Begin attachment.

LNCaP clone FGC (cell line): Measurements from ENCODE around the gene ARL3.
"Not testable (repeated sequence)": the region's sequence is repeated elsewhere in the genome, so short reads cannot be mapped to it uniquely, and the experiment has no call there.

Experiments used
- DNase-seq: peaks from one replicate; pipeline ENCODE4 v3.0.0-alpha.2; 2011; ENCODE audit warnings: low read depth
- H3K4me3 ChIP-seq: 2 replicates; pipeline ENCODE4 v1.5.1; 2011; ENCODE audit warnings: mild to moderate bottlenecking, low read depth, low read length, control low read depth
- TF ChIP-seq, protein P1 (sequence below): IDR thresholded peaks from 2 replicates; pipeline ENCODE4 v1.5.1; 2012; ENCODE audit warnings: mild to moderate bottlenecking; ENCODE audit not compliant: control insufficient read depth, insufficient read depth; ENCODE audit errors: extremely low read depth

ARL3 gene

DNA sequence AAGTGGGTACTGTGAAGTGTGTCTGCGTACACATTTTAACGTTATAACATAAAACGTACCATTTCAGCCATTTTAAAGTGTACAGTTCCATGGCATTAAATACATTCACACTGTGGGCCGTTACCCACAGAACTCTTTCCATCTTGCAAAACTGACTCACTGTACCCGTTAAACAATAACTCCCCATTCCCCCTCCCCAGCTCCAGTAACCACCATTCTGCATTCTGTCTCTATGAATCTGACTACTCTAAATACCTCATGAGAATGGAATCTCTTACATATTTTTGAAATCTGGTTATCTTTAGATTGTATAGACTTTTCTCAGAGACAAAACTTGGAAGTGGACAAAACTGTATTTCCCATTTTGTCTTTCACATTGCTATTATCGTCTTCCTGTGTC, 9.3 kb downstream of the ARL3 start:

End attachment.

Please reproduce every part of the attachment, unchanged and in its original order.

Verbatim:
LNCaP clone FGC (cell line): Measurements from ENCODE around the gene ARL3.
"Not testable (repeated sequence)": the region's sequence is repeated elsewhere in the genome, so short reads cannot be mapped to it uniquely, and the experiment has no call there.

Experiments used
- DNase-seq: peaks from one replicate; pipeline ENCODE4 v3.0.0-alpha.2; 2011; ENCODE audit warnings: low read depth
- H3K4me3 ChIP-seq: 2 replicates; pipeline ENCODE4 v1.5.1; 2011; ENCODE audit warnings: mild to moderate bottlenecking, low read depth, low read length, control low read depth
- TF ChIP-seq, protein P1 (sequence below): IDR thresholded peaks from 2 replicates; pipeline ENCODE4 v1.5.1; 2012; ENCODE audit warnings: mild to moderate bottlenecking; ENCODE audit not compliant: control insufficient read depth, insufficient read depth; ENCODE audit errors: extremely low read depth

ARL3 gene

DNA sequence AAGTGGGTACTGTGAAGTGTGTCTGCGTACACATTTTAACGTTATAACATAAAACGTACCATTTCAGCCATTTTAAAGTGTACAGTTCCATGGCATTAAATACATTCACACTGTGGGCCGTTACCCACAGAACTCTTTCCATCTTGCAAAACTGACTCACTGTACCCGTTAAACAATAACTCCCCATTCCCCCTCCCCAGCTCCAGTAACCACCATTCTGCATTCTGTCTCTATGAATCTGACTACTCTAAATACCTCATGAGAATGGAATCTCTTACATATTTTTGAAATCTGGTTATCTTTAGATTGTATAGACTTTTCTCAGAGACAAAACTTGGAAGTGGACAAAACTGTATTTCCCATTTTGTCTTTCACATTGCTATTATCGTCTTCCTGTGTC, 9.3 kb downstream of the ARL3 start: